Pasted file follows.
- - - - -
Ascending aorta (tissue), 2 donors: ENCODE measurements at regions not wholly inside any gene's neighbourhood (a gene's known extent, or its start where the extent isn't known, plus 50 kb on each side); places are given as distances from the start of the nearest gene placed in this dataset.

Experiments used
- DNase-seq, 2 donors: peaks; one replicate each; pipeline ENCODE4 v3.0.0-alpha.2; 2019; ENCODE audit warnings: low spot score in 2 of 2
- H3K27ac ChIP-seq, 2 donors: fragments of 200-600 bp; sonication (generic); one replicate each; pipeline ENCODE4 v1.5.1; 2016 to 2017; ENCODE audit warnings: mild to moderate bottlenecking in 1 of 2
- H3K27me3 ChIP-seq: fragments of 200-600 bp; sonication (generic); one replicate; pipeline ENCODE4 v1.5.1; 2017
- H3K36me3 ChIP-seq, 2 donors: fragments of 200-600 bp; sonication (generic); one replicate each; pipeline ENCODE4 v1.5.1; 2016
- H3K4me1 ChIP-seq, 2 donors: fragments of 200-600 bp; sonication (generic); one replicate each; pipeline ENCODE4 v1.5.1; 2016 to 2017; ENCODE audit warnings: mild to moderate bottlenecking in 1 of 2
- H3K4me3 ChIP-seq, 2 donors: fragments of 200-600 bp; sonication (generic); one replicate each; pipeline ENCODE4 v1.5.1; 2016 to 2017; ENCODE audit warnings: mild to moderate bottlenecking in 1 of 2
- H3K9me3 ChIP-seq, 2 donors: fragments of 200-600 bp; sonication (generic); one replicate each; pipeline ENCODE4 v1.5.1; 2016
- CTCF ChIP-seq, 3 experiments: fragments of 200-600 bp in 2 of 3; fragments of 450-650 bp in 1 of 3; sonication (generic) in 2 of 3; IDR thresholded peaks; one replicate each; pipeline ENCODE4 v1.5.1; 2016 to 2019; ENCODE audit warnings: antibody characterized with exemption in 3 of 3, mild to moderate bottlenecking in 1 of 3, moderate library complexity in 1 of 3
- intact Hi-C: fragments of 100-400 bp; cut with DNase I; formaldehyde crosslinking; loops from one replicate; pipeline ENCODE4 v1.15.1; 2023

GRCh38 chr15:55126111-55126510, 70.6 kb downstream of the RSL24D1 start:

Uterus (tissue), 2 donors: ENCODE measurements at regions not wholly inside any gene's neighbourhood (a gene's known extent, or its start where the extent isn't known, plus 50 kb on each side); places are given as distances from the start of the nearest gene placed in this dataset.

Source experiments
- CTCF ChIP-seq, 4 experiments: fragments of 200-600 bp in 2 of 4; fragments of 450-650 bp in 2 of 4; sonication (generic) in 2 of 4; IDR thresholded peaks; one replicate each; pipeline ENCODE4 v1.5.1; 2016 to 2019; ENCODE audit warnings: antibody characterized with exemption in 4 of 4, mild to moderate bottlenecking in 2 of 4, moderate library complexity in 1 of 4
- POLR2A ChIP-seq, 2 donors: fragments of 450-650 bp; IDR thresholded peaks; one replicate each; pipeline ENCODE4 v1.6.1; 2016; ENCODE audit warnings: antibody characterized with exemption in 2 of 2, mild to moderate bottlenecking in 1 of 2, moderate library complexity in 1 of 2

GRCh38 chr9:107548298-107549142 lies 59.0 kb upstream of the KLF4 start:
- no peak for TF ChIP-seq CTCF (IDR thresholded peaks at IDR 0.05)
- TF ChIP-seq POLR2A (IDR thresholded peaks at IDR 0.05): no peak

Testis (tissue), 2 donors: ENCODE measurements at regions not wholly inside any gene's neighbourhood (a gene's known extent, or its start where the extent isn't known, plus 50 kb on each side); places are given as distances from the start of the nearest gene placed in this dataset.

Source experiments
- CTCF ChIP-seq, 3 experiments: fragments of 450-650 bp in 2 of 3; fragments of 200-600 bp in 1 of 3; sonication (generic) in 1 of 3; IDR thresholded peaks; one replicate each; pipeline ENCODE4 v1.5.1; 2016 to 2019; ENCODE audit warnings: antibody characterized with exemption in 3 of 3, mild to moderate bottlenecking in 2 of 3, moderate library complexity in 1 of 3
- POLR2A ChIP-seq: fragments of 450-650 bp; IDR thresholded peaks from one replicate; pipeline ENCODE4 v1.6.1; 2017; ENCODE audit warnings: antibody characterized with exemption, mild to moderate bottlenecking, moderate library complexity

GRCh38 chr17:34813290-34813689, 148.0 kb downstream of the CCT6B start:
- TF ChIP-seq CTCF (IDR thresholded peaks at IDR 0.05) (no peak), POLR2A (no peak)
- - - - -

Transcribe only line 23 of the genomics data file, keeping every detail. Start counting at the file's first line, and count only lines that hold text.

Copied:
- POLR2A ChIP-seq: fragments of 450-650 bp; IDR thresholded peaks from one replicate; pipeline ENCODE4 v1.6.1; 2017; ENCODE audit warnings: antibody characterized with exemption, mild to moderate bottlenecking, moderate library complexity